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Filmed on Friday June 27, 02008

Paul Ehrlich

The Dominant Animal: Human Evolution and the Environment

Butterflies, conservation biology, human population, and coevolution have engrossed Professor Ehrlich during his lifetime career at Stanford. He has written thirty books, many co-authored with his wife, Anne-including their new book, The Dominant Animal.

Everything living evolves, but humans evolve culturally as well as biologically, and that puts us in a peculiar relation to the rest of life, with a peculiar responsibility. If we can understand how cultural evolution works, we'll have a better handle on how to manage our responsibilities. The question that Ehrlich has been exploring lately is whether cultural evolution really does show patterns that would yield predictive theory. He now has data from Polynesian canoes that indicate the answer is yes, cultural evolution is patterned enough to predict with. We can discover a new way to comprehend our own behavior and perhaps influence it to the benefit of life.

Entomologist and population biologist Paul Ehrlich is President of Stanford's Center for Conservation Biology, author and co-author of books ranging from The Population Bomb (1968) to One With Nineveh (2004), recipient of many awards, including a MacArthur Fellowship, the Blue Planet Prize, and the Nobel-level Crafoord Prize.

Becoming a Benign Dominant

To track how humans became Earth’s dominant animal, Ehrlich began with a photo of a tarsier in a tree. The little primate had a predator’s binocular vision and an insect-grabber’s fingers. When (possibly) climate change drove some primates out of the trees, they developed a two-legged stance to get around on the savanna. Then the brain swoll up, and the first major dominance tool emerged—language with syntax.

About 2.5 million years ago, the beginnings of human culture became evident with stone tools. “We don’t have a Darwin of cultural evolution yet,” said Ehrlich. He defined cultural evolution as everything we pass on in a non-genetic way. Human culture developed slowly-the stone tools little changed from millennium to millennium, but it accelerated. There was a big leap about 50,000 years ago, after which culture took over human evolution—our brain hasn’t changed in size since then.

With agriculture’s food surplus, specialization took off. Inuits that Ehrlich once studied had a culture that was totally shared; everyone knew how everything was done. In high civilization, no one grasps a millionth of current cultural knowledge. Physicists can’t build a TV set.

Writing freed culture from the limitations of memory, and burning old solar energy (coal and oil) empowered vast global population growth. Our dominance was complete. Ehrlich regretted that we followed the competitive practices of chimps instead of bonobos, who resolve all their disputes with genital rubbing.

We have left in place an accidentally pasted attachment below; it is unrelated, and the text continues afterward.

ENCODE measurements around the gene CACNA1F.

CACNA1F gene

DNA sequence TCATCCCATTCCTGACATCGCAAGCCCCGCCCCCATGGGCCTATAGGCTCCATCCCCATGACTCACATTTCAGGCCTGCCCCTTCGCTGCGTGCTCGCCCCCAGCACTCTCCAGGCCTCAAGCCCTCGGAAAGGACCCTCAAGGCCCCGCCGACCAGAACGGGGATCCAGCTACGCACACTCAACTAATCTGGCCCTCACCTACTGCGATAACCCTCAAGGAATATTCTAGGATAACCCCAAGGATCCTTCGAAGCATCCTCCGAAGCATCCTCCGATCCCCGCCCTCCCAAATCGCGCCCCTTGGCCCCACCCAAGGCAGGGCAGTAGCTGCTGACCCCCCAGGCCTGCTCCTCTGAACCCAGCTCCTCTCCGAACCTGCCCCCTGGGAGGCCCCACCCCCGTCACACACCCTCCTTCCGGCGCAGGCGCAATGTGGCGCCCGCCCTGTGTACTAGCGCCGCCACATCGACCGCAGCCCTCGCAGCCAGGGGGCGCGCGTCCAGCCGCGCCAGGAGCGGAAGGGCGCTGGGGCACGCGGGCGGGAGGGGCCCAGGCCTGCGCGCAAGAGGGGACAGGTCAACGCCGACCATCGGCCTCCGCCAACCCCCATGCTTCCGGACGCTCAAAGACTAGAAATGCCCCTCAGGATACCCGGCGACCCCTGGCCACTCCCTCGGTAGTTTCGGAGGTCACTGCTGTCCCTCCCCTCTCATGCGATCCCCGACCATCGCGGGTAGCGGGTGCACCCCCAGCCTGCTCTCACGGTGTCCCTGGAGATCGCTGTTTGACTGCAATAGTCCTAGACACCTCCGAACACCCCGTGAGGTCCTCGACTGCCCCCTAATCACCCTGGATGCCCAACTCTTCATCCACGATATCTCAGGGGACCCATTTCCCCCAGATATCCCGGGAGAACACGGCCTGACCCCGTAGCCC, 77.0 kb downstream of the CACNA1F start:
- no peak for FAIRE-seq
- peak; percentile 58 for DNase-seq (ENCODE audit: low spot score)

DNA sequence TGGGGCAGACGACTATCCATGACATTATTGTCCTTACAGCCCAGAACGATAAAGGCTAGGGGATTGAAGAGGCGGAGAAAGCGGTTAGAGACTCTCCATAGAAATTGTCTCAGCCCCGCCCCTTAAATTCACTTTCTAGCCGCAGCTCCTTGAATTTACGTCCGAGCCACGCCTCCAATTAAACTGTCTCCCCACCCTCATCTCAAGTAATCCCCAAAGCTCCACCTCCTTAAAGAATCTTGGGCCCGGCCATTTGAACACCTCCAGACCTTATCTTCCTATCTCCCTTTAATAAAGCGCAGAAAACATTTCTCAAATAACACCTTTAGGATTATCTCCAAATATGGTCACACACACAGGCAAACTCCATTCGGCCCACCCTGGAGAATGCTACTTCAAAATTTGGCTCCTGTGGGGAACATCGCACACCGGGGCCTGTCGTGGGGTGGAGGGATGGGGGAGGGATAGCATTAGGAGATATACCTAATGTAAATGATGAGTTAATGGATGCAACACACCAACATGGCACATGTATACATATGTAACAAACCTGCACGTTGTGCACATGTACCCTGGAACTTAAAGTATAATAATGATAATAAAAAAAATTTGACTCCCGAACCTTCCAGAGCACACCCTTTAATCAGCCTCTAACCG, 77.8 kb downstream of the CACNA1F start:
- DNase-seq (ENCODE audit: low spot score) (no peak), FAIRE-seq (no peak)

“The human economy is a wholly-owned subsidiary of the Earth’s natural systems,” said Ehrlich, and when our dominance threatens the ecosystem services we depend on, we have to understand the workings of the cultural evolution that gave us that dominance. The current two greatest threats that Ehrlich sees are climate change (10 percent chance of civilization ending, and rising) and chemical toxification of the biosphere. “Every cubic centimeter of the biosphere has been modified by human activity.”

The main climate threat he sees is not rising sea levels (”You can outwalk that one”) but the melting of the snowpack that drives the world’s hydraulic civilizations— California agriculture totally dependent on the Sierra snowpack, the Andes running much of Latin America, the Himalayan snows in charge of Southeast Asia. With climate in flux, Ehrlich said, we may be facing a millennium of constant change. Already we see the outbreak of resource wars over water and oil.

He noted with satisfaction that human population appears to be leveling off at 9 to 10 billion in this century, though the remaining increase puts enormous pressure on ecosystem services. He’s not worried about depopulation problems, because “population can always be increased by unskilled laborers who love their work.”

The major hopeful element he sees is that cultural evolution can move very quickly at times. The Soviet Union disappeared overnight. The liberation of women is a profound cultural shift that occurs in decades. Facing dire times, we need to understand how cultural evolution works in order to shift our dominance away from malignant and toward the benign.

In the Q & A, Ehrlich described work he’s been doing on cultural evolution. He and a graduate student in her fifties at Stanford have been studying the progress of Polynesian canoe practices as their population fanned out across the Pacific. What was more conserved, they wondered, practical matters or decoration? Did the shape of a canoe paddle change constantly, driven by the survival pressure of greater efficiency, or did the carving and paint on the paddles change more, driven by the cultural need of each group to distinguish itself from the others.

Practical won. Once a paddle shape proved really effective, it became a cultural constant.

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